Wednesday, December 9, 2015

The Founder Of North Face Dies Doing What He Loved The Most

Last updated: December 9, 2015 8:22 am

North Face founder, Douglas Tompkins, dies in kayak accident

US environmentalist and businessman Douglas Tompkins, the founder of outdoor clothing and equipment company The North Face, died on Tuesday during a kayaking trip in Chile, a country where he had spent the last 25 years fighting to conserve the Andean wilderness.
The 72 year-old was on General Carrera Lake in Patagonia in southern Chile with a group of five others when his kayak flipped and he fell into the icy waters, the Aysen regional health service said. Local media reported that he was knocked over by a strong wave.



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Local officials said he was admitted around 1:30pm to the regional hospital in Coyhaique, some 1,832km south of the capital Santiago, but was pronounced dead of severe hypothermia hours later.
Mr Tompkins’ body temperature was 19C after being taken out of the water. All five of his companions were unharmed.
Mr Tompkins founded the North Face, now part of VF Corporation, in the 1960s as a small ski and backpacking retailer in San Francisco. The company markets clothing and gear to hikers, mountain climbers and other outdoor enthusiasts.
But in 1989, he turned his back on the corporate lifestyle, moving to Chile where he started acquiring land, attracting the ire of local politicians and business interests opposed to his efforts to conserve vast tracts of threatened wetlands.
Together with his wife Kris, he created Pumalín Park, a public access 800,000-acre nature reserve in the south of Chile’s Lakes Region that today attracts thousands of visitors. In 1997, conservation colleagues in Argentina introduced the pair to the biodiversity-rich Iberá wetlands in northeastern Argentina.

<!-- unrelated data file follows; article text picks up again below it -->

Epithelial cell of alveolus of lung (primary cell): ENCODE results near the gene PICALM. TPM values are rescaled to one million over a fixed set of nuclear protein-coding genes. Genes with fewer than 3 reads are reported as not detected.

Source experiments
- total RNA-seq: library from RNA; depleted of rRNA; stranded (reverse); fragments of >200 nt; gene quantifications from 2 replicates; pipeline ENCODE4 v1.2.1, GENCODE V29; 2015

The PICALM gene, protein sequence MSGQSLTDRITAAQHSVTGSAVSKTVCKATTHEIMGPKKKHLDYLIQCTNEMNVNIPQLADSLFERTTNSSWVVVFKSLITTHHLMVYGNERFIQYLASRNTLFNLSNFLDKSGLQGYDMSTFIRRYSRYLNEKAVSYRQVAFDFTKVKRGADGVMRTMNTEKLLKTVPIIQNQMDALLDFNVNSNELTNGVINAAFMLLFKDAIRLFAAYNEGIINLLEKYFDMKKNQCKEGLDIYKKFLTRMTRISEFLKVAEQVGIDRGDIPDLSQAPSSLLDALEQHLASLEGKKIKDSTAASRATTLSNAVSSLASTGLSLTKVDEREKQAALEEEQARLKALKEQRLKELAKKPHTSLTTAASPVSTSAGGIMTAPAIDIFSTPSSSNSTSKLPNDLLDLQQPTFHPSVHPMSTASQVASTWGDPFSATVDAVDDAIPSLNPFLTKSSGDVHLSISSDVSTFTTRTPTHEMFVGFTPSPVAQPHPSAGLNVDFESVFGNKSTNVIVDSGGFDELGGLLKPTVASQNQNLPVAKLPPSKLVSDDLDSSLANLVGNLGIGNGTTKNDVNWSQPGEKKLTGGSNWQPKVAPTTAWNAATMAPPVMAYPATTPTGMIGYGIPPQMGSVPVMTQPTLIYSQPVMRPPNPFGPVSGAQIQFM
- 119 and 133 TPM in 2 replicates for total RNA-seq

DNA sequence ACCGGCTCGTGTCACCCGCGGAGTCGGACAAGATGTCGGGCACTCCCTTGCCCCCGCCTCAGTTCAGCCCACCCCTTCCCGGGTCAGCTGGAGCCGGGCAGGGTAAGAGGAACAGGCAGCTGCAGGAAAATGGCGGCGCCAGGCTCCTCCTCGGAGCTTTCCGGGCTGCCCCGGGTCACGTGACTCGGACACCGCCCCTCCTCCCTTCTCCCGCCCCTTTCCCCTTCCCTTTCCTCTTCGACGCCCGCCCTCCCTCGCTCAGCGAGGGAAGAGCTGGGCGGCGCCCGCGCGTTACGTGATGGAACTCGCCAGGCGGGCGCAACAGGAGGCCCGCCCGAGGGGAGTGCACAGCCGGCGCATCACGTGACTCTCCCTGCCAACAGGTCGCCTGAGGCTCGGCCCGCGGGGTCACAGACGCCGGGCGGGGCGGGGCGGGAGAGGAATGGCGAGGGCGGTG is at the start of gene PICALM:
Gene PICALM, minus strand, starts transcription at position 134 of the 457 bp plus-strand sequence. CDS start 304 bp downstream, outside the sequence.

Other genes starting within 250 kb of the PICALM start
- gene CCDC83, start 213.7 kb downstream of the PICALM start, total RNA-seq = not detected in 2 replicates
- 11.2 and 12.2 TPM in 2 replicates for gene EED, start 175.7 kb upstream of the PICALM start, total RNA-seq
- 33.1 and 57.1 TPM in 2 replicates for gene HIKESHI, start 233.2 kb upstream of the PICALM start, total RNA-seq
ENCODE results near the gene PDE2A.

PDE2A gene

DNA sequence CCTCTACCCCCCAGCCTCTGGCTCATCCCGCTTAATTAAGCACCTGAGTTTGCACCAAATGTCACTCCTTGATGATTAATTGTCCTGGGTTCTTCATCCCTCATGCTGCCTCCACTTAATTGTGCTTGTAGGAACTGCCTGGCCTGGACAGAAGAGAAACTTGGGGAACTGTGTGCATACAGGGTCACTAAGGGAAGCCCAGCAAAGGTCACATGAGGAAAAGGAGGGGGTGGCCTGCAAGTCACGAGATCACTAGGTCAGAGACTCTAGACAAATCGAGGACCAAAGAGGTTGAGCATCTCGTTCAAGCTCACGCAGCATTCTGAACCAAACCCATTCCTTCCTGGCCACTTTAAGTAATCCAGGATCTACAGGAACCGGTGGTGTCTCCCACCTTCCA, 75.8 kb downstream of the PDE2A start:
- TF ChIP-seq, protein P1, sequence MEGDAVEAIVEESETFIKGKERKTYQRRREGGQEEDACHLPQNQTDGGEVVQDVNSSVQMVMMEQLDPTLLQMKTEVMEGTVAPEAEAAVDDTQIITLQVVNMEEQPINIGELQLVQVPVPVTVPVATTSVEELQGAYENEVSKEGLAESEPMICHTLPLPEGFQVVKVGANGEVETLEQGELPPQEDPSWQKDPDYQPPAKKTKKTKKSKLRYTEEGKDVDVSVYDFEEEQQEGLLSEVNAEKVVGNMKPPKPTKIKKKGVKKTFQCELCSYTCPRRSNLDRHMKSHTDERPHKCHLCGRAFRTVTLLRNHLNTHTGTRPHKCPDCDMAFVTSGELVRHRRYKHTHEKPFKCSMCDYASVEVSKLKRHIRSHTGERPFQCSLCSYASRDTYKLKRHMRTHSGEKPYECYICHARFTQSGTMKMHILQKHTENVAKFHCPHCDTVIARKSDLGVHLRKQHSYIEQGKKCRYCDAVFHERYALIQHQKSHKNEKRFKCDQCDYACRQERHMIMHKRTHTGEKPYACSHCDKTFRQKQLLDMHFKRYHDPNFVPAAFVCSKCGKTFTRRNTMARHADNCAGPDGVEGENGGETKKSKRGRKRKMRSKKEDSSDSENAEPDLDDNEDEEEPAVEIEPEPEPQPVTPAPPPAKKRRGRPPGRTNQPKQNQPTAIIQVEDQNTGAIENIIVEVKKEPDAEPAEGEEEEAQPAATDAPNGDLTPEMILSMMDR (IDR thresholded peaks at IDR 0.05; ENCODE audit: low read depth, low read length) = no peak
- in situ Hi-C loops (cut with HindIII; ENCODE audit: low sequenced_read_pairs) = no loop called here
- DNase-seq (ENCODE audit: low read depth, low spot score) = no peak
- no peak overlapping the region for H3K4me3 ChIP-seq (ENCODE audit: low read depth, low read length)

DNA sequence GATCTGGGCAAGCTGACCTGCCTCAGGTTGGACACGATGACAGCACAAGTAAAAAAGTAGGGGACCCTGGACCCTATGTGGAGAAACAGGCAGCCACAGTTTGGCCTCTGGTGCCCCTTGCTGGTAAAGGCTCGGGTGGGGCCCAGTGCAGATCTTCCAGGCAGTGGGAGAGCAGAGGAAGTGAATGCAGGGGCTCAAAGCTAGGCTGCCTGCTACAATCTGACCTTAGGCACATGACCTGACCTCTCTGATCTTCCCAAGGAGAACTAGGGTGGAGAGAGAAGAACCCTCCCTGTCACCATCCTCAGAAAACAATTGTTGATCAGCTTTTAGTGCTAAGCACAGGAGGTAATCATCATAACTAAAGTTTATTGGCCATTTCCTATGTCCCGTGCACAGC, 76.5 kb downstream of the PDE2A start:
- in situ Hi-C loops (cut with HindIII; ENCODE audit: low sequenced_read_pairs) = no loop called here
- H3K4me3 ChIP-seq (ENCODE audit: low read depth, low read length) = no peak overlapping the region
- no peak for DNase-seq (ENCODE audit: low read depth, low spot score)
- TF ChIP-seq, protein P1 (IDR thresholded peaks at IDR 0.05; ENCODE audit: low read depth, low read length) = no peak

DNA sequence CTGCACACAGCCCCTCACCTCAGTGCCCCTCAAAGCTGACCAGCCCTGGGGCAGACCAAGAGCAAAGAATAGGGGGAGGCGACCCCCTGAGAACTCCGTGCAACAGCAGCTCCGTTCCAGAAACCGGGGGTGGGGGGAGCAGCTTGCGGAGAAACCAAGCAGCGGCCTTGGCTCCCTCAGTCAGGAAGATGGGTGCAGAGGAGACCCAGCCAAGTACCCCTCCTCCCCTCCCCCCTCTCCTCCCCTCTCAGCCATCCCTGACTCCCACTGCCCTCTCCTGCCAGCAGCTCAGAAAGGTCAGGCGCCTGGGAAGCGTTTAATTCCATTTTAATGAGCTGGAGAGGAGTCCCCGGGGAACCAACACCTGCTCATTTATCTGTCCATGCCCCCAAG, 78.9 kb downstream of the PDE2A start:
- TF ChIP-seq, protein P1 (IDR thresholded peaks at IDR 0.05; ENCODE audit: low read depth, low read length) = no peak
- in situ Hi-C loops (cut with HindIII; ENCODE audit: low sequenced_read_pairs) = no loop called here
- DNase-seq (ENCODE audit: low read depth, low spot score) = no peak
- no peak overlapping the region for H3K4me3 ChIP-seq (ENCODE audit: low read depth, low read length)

In 2000, he and his wife founded Conservacion Patagonica to create national parks in Patagonia, the southernmost region of Chile and Argentina. He was also part of environmental advocacy group “Patagonia Without Dams,” which opposed the construction of huge dams for power generation company HidroAysén.
“Like many thinking people, we see biodiversity and ecosystems collapsing around us. So we’ve rolled up our sleeves and gotten to work. We have no choice: otherwise we might as well kiss our beautiful planet goodbye,” he wrote on his personal website.
However, his work attracted criticism from local officials opposed to large foreign land holdings. In Argentina in 2006, a bill was tabled for the state to expropriate his land. In an interview at the time with the Financial Times, he complained locals often did not understand “what the idea of charity and philanthropy is about.”
He went on: “We’re trying to do good things — for the common good — as we believe in that. We don’t believe in accumulating wealth and lavish lifestyles.”
There was even a suggestion by one government official that he might be a CIA agent, with claims the US was planning to establish a military base in Paraguay, some 700km from his property — something the US denies.
“This lady is off her rocker and has no idea what she is talking about — if she does she’s being completely disingenuous. Either way it’s a sad story,” Mr Tompkins said.
But he said there was a “pitched battle” facing conservationists. “People are destroying the environment for their own ends and the world is coming apart at the seams. It’s a David and Goliath fight, and it’s not easy.”
Mr Tompkins also co-founded clothing company Esprit, which started with him and his first wife Susie selling clothes out of the back of their car before becoming an internationally recognised brand, according to his conservation website.
In a statement, his company said it was “deeply saddened at the news of Doug’s passing. Doug was a passionate advocate for the environment, and his legacy of conservation will help ensure that there are outdoor spaces to be explored for generations to come.”
He is survived by his wife Kris, like him a former competitive skier.